Somerville, a family man who enjoys traveling, decided to vacation at Myrtle Beach before hearing the news that he would have to undergo androscopic surgery on Aug. 31, his 45th birthday.
    "I actually reported to work in the morning and left to go to the 11 o'clock procedure.  I've never been back since," Somerville said.
    The doctors found that Somerville's common bile, a thick alkaline fluid that is secreted by the liver and stored in the gallbladder, had almost totally clogged his bile ducts.  Doctors said he had cancer and gave Somerville six to eight months to live.
    "I was shocked and in a state of denial," Kathy Somerville said.
    But a urologist in Latrobe thought it might be something else, and after a few more hospital visits, David Somerville was transferred to the University of Pittsburgh Medical Center in search of a liver transplant.
    "It was like one emotional turn into another.  Although there was still a ways to go, it was like Christmas to find out it wasn't cancer," Kathy Somerville said.
    David Somerville suffers from primary sclerosing cholangitis, a disease that begins when the bile ducts become blocked and cause the liver to become inflamed and scarred.  This is the same disease that killed Chicago Bears running back Walter Payton.
    Somerville is listed as a Status 3 patient at UPMC.  This means he is under medical care but is only occasionally in the hospital.  A Status 2 patient's condition is more serious, and he or she is closer to receiving a transplant.  At Status 1, a patient is under intensive care with only hours or days to live or, as Somerville put it, 'As a Status 1, life is precious."
    "Overall, when I first enrolled on the waiting list, I think there were 35 [thousand] people [, nationally,] waiting for all types of organs.  Today, there are 1,600 hopefuls in this region," Somerville said.  "I've been a Status 3 since '93.  My disease is chronic, and that might have something to do with the consistence, but I'd never want to be a Status 1."
    The problem for Americans awaiting transplants is that there's a severe shortage of organs.  An estimated 61,000 people are waiting for hearts, lungs, livers, kidneys and pancreases, and the demand far exceeds the supply.  According to government reports, about 4,000 people die each year while waiting for donated organs - that's roughly 11 people each day.
    "The answer to this problem is for more people to become donors," Somerville said.  "The reason people don't is because the need for a transplant hasn't affected them yet."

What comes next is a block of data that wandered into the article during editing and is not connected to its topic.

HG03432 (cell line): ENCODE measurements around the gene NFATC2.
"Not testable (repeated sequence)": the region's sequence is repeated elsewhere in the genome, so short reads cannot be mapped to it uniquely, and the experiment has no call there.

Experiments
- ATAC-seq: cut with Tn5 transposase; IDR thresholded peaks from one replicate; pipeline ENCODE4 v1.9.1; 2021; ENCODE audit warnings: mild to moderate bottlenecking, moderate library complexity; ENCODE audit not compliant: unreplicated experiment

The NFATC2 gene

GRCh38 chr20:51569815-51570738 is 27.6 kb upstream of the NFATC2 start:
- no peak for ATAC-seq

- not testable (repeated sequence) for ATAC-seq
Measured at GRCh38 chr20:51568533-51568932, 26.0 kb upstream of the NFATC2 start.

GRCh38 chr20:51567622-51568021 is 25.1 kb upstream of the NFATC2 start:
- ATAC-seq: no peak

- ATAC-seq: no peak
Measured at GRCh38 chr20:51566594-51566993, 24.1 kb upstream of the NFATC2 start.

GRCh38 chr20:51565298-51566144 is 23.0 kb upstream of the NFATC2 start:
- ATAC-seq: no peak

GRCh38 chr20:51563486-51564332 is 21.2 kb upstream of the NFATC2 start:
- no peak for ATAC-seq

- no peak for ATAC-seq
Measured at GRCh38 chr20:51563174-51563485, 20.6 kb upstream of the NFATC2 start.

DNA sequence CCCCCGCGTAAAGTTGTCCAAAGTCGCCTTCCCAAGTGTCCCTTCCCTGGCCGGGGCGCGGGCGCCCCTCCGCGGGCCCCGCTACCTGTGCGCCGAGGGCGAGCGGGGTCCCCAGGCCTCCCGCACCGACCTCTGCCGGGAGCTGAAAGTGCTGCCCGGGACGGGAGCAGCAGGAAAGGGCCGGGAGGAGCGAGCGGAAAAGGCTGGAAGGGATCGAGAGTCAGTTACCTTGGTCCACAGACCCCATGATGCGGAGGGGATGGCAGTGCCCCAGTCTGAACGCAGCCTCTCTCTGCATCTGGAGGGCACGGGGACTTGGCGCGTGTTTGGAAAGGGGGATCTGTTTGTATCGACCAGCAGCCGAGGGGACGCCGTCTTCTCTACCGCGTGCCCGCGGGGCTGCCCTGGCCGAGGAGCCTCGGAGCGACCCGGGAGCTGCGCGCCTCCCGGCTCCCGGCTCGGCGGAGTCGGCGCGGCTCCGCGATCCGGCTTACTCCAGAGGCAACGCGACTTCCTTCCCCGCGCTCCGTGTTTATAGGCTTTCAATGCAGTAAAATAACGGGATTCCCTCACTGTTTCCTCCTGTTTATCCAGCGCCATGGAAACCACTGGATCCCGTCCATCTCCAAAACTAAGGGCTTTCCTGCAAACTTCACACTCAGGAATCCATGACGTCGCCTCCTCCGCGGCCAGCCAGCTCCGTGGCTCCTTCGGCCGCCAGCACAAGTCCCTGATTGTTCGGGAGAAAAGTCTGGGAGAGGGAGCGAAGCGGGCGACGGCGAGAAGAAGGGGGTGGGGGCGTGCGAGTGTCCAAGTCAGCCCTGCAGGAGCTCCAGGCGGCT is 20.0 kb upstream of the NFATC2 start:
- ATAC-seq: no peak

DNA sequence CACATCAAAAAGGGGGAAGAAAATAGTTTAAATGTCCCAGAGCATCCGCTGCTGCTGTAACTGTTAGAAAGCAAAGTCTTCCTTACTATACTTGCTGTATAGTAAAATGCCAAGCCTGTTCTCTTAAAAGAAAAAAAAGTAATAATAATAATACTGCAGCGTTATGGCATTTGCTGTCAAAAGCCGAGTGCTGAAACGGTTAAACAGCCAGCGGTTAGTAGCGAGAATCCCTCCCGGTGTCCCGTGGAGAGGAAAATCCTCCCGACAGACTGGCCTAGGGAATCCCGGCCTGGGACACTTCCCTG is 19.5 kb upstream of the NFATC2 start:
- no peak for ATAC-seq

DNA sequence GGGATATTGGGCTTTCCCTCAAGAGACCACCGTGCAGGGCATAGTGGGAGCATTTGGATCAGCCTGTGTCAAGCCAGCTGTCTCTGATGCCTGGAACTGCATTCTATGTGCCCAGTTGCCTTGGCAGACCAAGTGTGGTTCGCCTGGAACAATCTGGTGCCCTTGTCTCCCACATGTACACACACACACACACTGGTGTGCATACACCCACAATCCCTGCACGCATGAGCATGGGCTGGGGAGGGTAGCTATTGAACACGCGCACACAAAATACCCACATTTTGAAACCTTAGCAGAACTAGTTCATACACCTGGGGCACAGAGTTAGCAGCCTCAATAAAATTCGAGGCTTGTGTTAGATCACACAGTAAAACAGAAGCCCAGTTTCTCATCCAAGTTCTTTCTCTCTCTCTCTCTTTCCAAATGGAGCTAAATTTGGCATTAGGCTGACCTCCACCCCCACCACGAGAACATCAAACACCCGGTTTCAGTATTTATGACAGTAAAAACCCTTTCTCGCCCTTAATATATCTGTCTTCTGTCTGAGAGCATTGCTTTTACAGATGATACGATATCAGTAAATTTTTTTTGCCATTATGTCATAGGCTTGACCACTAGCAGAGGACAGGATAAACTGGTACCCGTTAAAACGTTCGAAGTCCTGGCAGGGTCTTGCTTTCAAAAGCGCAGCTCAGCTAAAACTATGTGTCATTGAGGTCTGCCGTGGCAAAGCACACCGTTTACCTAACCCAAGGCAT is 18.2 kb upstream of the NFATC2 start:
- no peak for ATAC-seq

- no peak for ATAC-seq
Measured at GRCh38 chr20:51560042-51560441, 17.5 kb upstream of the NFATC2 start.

Somerville believes that although more than 60,000 patients - enough to fill Three Rivers Stadium - are waiting there are probably 1 million family members and friends also waiting.  "While I wait, others wait with me," said Somerville, who recently participated in a hearing on organ donation in Pittsburgh, attended by U.S. Senators Arlen Specter and Rick Santorum of Pennsylvania.
    "We go through things together," Kathy Somerville said.
    Under the current system, donated organs are given to patients at transplant centers near the donors.  Priority is not given to sicker patients outside the hospital's region.  U.S. Health and Human Services Secretary Donna Shalala has issued a proposal to create a more widespread allocation system that would give organs to the sickest patients without regard to their locations, but Congress has delayed voting on the rule change.
    Somerville, 51, isn't sure if a wider sharing system would help his cause.  "By its own nature, it's supposed to help the sickest people first, and I don't fall into that category.  But I think ethically it's the right way to go," he said.
    Realistically, the current system doesn't favor Somerville.   Although he has spent the past six years waiting for a liver, the new regulations do not consider waiting time as part of the transplant criteria because his case isn't critical when compared to Status 1 patients.
    Referring to the United Network for Organ Sharing, Somerville said, "I thought 'united' means togetherness, but those in charge are all pulling for themselves."